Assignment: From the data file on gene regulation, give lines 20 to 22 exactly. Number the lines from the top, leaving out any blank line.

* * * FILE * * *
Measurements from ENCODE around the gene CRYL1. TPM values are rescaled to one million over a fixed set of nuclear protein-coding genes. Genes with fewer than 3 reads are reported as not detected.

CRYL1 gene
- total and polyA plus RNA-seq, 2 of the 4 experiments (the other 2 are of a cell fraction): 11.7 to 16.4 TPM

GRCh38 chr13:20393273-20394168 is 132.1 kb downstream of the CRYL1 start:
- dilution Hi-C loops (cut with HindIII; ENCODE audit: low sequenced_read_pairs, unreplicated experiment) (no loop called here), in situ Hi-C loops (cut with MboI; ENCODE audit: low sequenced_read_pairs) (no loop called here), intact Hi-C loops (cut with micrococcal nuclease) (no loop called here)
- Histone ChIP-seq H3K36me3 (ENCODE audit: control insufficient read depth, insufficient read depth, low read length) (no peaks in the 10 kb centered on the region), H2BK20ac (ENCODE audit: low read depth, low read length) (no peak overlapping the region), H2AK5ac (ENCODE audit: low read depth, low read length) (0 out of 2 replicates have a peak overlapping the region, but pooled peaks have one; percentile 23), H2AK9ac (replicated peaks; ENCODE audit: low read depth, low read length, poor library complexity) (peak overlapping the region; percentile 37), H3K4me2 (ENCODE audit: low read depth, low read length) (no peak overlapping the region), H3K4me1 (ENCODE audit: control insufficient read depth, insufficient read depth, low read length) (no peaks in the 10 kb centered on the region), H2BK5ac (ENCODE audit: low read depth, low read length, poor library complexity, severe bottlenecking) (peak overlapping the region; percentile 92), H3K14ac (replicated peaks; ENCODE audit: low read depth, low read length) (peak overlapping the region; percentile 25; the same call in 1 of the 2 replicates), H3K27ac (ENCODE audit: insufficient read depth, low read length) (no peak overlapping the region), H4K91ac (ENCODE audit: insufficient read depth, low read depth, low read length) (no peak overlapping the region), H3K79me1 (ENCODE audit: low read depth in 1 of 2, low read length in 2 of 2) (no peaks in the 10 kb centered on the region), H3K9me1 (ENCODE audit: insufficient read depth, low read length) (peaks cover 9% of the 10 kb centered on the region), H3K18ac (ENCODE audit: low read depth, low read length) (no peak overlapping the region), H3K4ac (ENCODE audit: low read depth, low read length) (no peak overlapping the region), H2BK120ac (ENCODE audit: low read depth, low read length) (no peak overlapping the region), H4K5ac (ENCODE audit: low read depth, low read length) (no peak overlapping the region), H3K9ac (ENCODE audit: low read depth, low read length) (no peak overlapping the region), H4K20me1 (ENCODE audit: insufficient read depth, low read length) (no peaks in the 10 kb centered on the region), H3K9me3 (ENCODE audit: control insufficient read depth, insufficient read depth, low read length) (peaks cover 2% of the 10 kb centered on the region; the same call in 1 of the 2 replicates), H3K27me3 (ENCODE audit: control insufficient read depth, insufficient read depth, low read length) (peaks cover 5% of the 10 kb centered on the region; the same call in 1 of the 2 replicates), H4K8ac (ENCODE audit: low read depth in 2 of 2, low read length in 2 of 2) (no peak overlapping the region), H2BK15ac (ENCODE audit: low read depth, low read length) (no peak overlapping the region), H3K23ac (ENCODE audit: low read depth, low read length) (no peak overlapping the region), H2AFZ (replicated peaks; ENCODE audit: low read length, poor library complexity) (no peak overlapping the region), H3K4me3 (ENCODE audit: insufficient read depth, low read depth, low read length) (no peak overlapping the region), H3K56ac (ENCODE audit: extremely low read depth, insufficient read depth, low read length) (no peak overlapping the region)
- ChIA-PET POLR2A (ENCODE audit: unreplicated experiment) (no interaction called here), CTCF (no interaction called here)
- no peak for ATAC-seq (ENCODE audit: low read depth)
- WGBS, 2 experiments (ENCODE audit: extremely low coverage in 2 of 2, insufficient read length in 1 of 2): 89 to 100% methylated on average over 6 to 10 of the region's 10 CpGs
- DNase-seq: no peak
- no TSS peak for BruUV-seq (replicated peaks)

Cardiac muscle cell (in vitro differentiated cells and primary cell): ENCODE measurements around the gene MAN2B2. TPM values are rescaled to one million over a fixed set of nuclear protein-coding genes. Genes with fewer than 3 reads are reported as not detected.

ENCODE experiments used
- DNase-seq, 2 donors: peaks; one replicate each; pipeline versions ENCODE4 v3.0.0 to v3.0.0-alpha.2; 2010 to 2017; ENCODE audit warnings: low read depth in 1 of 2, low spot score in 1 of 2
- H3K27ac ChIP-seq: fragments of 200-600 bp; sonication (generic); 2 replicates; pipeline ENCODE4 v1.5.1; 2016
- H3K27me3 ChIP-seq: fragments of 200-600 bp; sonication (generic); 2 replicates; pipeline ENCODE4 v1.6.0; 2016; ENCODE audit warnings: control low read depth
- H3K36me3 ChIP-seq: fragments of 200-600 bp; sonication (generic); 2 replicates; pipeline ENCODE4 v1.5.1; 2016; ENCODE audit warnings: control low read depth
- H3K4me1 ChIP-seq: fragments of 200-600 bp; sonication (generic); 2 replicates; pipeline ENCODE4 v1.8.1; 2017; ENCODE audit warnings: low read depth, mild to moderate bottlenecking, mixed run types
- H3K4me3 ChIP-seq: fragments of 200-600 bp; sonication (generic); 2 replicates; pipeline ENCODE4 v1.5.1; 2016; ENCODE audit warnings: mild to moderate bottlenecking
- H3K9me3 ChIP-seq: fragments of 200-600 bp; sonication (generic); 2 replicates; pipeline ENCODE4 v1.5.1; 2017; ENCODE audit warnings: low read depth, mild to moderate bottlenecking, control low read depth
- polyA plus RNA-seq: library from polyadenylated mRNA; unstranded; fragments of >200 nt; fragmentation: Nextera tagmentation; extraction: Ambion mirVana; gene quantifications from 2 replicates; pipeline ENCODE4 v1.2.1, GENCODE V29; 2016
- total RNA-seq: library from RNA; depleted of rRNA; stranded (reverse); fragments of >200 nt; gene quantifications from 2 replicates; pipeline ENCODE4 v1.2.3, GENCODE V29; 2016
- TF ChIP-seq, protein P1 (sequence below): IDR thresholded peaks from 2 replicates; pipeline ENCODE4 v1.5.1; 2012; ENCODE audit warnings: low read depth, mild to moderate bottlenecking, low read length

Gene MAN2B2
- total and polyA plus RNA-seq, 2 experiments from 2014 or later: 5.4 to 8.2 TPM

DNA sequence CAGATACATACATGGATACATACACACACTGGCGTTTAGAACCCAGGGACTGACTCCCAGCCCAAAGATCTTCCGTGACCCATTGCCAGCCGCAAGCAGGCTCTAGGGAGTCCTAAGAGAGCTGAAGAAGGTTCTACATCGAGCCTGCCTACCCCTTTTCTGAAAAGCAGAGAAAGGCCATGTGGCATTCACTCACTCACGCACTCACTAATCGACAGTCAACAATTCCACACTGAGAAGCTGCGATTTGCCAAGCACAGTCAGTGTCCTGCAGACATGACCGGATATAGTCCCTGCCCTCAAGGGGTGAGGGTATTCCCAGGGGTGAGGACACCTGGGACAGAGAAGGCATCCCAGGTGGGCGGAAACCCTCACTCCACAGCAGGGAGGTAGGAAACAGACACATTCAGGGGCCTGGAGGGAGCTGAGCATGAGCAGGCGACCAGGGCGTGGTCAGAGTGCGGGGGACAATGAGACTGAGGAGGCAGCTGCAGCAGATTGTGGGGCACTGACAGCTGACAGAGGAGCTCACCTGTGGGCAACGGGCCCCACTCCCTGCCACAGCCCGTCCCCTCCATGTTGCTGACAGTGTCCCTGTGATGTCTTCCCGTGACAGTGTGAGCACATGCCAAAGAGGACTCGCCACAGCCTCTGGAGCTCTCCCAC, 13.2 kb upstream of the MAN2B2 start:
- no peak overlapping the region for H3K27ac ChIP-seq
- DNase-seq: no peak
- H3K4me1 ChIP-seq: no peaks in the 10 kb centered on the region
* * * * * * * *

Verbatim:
- H3K9me3 ChIP-seq: fragments of 200-600 bp; sonication (generic); 2 replicates; pipeline ENCODE4 v1.5.1; 2017; ENCODE audit warnings: low read depth, mild to moderate bottlenecking, control low read depth
- polyA plus RNA-seq: library from polyadenylated mRNA; unstranded; fragments of >200 nt; fragmentation: Nextera tagmentation; extraction: Ambion mirVana; gene quantifications from 2 replicates; pipeline ENCODE4 v1.2.1, GENCODE V29; 2016
- total RNA-seq: library from RNA; depleted of rRNA; stranded (reverse); fragments of >200 nt; gene quantifications from 2 replicates; pipeline ENCODE4 v1.2.3, GENCODE V29; 2016